The NBA shares revenue, and they have a firm salary cap.  So this poses two questions, one: is Carmelo more valuable to the league in Denver or NY?  Didn't the Nuggets offer him the same contract extension he eventually signed as a Knick?  The answer to those questions is both yes and yes.  Small market teams exist on the backs of their larger market brethren.  So ultimately, this a net plus from a pueely economical point for the NBA and the Knicks.  Although I'm sure the fans won't see it that way.  This is the way the NBA has always worked (don't you remember Shaq bolting out of Orlando for the Lakers 15 years ago?) 

I'm always fascinated by the outrage that pours in from fans when a player leaves a team of his own will.  Usually, because we don't make the same bally-hoo when a player is cut or traded by the team (see Donovan McNabb, Kevin Garnett, etc.)  The reason that it makes no sense to me is, aren't we fans of the team, not the player?  I mean, isn't it the team that truly owes us a quality product? 

I live in southern PA and am a huge Yankees fan, so we get down to Balitmore to see them play the O's at least once a year.  The fans there always have the same gripe: "the Yankees buy championship".   As if the Yankees are the real reason the O's have been terrible since Ripkin retired.  All that extra money the Yankees share, goes right into the pocket of Peter Angelos.  He's got more than enough money to put back into his franchise to make them competitive, yet he instead puts it right in his pocket.  And his fans blame the Yanks for their teams failures.  Somebody ask Angelos how much tickets to the Yankees go for and compare that to a Royals game.

The point of all of this is simple: There is no loyalty in sports!  Not from the players and not from the owners. 



Since: May 18, 2009
Posted on: February 24, 2011 10:14 am
 

Melo Trade: Is there a case for collusion?

What can they possibly do? How can the NBA possibly say anything about this with what happened in Miami in the offseason. It would be hipocritical of them.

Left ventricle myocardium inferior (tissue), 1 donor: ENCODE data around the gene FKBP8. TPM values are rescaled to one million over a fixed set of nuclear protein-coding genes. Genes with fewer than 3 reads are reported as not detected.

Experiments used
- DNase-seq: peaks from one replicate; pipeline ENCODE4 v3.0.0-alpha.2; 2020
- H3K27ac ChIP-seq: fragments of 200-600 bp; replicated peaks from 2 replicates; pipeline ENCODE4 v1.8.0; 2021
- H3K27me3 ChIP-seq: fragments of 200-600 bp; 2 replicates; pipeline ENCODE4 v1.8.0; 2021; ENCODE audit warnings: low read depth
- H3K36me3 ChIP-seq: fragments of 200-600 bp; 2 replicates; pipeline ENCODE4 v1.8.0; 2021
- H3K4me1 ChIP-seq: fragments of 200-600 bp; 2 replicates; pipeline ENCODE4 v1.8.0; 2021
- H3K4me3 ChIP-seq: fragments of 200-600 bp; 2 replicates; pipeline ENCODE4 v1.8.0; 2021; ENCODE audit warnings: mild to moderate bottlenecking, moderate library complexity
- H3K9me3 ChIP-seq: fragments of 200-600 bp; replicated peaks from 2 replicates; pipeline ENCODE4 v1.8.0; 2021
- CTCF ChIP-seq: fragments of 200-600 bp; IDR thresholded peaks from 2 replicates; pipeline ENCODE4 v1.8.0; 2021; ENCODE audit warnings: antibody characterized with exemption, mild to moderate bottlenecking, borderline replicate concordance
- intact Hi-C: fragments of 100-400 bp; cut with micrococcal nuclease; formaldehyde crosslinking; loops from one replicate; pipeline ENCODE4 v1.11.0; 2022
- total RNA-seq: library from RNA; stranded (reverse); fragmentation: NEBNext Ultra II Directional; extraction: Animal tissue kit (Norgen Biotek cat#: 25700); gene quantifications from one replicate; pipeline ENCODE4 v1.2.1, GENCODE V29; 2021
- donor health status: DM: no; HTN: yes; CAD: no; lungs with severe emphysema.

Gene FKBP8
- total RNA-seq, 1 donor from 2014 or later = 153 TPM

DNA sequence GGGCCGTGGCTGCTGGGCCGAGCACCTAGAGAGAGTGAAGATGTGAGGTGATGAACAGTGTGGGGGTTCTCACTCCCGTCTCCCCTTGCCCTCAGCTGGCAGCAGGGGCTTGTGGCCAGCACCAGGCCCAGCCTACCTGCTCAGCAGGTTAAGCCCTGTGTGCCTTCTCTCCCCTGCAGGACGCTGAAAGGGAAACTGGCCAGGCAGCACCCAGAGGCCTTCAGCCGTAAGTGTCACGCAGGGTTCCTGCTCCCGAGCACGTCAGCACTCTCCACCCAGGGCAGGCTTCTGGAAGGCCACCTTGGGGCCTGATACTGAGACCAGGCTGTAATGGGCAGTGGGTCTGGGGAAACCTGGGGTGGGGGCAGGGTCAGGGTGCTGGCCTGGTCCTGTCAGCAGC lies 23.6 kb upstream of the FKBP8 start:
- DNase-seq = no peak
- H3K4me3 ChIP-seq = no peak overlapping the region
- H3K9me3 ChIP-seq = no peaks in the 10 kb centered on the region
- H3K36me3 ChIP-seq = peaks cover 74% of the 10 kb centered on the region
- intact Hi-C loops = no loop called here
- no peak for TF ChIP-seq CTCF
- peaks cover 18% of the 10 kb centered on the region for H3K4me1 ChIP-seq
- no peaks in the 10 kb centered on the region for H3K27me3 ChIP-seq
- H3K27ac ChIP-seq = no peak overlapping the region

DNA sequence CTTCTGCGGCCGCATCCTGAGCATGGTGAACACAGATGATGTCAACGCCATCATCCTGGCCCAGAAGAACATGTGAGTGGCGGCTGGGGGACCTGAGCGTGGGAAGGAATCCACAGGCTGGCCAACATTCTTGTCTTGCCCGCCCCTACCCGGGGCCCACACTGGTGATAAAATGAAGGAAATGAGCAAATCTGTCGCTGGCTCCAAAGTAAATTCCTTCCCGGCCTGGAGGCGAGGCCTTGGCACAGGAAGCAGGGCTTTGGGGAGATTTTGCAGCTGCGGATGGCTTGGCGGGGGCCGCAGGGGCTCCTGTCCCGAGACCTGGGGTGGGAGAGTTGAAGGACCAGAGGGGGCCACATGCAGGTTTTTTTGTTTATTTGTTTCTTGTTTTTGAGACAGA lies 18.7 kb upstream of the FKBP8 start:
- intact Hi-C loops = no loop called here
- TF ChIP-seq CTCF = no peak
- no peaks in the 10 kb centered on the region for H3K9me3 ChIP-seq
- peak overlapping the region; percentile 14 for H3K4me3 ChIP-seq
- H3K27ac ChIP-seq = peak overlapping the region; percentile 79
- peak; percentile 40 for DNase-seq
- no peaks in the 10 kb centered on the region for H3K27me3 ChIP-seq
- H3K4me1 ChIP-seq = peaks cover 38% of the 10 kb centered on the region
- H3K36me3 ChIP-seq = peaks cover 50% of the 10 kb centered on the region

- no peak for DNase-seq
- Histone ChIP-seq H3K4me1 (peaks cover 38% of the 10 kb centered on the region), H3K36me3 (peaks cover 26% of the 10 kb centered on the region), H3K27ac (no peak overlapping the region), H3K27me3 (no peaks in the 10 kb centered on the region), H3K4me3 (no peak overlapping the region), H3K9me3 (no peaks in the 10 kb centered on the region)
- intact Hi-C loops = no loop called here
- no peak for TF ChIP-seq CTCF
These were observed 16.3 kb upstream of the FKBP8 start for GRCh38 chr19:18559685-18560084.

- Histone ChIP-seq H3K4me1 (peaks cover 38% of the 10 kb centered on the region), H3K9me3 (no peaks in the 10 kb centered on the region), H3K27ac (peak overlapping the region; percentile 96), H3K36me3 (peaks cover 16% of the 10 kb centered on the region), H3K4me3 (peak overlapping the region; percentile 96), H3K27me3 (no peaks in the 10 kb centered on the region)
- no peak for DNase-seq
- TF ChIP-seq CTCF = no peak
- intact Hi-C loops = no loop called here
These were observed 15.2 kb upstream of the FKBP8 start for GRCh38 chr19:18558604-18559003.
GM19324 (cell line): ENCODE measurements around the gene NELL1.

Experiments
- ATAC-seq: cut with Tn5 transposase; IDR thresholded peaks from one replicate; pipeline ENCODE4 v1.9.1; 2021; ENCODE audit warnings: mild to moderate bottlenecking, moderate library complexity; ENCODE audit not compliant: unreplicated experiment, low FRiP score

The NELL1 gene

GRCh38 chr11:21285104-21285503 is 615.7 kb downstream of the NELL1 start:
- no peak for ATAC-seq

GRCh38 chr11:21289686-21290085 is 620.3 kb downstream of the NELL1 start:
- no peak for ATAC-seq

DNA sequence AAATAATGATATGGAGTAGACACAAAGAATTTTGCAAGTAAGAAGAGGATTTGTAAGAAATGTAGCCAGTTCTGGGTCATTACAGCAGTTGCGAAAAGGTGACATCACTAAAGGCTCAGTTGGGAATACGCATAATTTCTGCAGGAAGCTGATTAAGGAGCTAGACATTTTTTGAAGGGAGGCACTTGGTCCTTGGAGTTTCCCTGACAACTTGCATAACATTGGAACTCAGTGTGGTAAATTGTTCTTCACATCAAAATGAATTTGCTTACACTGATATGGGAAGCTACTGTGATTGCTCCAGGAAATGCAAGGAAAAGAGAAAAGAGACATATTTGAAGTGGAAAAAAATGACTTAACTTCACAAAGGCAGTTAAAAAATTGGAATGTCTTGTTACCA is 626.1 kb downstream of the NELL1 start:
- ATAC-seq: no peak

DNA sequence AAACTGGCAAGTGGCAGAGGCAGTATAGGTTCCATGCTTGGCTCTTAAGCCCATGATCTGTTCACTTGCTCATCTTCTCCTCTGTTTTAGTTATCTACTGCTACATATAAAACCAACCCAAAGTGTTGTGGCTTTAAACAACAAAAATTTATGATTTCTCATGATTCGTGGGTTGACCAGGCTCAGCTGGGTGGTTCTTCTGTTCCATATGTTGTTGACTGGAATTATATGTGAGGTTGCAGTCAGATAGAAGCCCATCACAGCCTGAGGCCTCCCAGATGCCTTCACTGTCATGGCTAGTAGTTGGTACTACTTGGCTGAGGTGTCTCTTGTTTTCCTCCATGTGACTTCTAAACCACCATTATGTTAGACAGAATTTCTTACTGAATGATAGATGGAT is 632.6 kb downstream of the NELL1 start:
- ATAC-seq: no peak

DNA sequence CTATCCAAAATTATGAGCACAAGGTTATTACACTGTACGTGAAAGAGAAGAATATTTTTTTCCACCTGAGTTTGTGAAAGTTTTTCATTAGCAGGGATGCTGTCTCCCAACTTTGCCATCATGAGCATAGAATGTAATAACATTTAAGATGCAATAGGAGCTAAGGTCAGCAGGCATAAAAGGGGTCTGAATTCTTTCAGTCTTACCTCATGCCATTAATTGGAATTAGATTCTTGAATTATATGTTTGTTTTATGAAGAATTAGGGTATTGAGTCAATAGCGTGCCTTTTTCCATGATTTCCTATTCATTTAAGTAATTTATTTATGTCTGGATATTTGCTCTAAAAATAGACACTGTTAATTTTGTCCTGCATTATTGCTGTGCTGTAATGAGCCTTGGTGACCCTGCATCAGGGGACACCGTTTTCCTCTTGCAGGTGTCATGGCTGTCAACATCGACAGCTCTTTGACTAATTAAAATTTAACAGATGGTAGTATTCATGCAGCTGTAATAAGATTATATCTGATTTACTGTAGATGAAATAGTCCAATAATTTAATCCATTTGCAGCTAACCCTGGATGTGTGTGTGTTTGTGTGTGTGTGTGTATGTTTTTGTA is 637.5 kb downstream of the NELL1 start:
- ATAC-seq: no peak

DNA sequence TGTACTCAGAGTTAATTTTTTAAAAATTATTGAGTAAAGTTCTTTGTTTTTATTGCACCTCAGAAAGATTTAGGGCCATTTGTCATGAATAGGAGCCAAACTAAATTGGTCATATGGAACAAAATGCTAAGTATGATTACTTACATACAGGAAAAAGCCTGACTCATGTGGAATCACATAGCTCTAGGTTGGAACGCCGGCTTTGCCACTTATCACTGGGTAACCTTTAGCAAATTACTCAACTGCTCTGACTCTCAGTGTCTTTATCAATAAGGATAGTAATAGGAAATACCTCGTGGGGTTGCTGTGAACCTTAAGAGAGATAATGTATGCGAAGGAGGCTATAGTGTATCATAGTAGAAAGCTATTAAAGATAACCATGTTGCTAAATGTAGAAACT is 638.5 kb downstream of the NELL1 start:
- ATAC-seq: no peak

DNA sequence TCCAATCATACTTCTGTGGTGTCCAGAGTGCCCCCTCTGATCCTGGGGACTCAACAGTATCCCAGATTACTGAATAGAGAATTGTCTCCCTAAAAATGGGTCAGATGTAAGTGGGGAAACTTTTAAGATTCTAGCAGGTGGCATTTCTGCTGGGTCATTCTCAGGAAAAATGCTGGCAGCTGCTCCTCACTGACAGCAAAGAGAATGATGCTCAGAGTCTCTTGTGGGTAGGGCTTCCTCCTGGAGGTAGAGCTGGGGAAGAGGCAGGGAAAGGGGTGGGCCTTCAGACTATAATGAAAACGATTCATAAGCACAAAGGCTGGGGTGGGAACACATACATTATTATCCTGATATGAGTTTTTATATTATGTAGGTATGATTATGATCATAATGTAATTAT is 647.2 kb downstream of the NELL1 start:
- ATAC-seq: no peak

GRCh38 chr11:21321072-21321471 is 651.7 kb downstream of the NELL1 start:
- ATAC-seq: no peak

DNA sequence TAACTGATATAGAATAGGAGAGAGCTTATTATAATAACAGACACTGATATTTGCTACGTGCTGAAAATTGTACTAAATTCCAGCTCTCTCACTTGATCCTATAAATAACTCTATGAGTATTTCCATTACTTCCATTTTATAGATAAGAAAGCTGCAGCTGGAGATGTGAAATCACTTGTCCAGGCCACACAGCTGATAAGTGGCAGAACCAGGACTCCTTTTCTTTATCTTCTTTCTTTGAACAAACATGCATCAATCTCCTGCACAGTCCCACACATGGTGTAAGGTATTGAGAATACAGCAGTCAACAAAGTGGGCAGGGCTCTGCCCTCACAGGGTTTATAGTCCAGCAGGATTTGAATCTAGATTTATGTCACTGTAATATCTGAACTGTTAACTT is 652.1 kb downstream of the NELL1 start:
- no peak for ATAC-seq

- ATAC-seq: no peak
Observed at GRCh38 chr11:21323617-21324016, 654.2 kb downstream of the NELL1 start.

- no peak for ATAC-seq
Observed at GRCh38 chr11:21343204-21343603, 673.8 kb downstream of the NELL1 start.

Since: Feb 24, 2011
Posted on: February 24, 2011 7:57 am
 

Melo Trade: Is there a case for collusion?

If you cannot punctuate or use prope syntax, you have no place calling a person out on incorrect spelling.



Since: Sep 5, 2006
Posted on: February 24, 2011 1:27 am
 

Melo Trade: Is there a case for collusion?

The NBA is all parody and no parity.



Since: Mar 21, 2010
Posted on: February 23, 2011 11:42 pm
 

Melo Trade: Is there a case for collusion?

How dumb are you?  What he said was facts.  If you substitute Chris Paul it'll be dead accurate.  Unless the francise tag is agreed upon of course.

@NY Hater!!! 02/23/2011 10:54p.m. First, and foremost your name says all I need to know about you, so you would take anything negatively said about New York as Gospel. Secondly, I am not as dumb as you are. At least I can spell the word "franchise" which is more than I can say for your dumb ass. Thirdly, Carmelo Anthony looks so much better in a Knicks jersey than he ever did in a Nuggets jersey Laughing. Finally, good luck on getting another "franchise" player to play for your team in the near future. I am sure that will be another decade before that happens. Ha! Eat it you tool.



Since: Feb 21, 2011
Posted on: February 23, 2011 11:06 pm
 

Melo Trade: Is there a case for collusion?

Actually, the last time the Knicks made the playoffs was in 2004 which is certainly well within this decade



Since: Sep 5, 2006
Posted on: February 23, 2011 10:54 pm
 

Melo Trade: Is there a case for collusion?

Sorry Matt Moore, I mean Writer A, but your theory about collusion by Carmelo Anthony and Amar'e Stoudemire is completely flawed & baseless and has zero credibility.
Spoken like a ignorant Knicks fan.

So since Parker resigned with San Antonio his theory has no base?  How dumb are you?  What he said was facts.  If you substitute Chris Paul it'll be dead accurate.  Unless the francise tag is agreed upon of course.
Just be glad you finally made the playoffs this decade. 



Since: Feb 21, 2011
Posted on: February 23, 2011 9:15 pm
 

Melo Trade: Is there a case for collusion?

We can talk about collusion and big market teams versus small market teams and make comparisons to college basketball but the only difference between the NBA and College is the MONEY and then that isnt even totally true. You dont think college teams bring in MILLIONS of dollars off of these high school kids when they join their programs and play ball? PLEASE! Look at the NBA and the Lakers, Heat, Celtics, Knicks, Bulls then you compare that to college and your North Carolina, Duke, Kentucky, Kansas, Syracuse, etc.... You dont think those are the BIG NAMED schools in college that have the TOP recruiting classes every year and win the championships and compete EVERY YEAR. The same holds true for the NBA. Its have always been that way and it will always be that way. People want to play for the big named schools and the big market teams. PERIOD



Since: Oct 15, 2006
Posted on: February 23, 2011 8:11 pm
 

Melo Trade: Is there a case for collusion?

 The NBA has always been about protecting its' big TV markets.  The draft lottery was devised to get Patrick Ewing in a New York uniform.  The small market teams are to give the big market teams someone to beat.  Kinda like the Globe Trotters and the Generals.  The league is a fraud.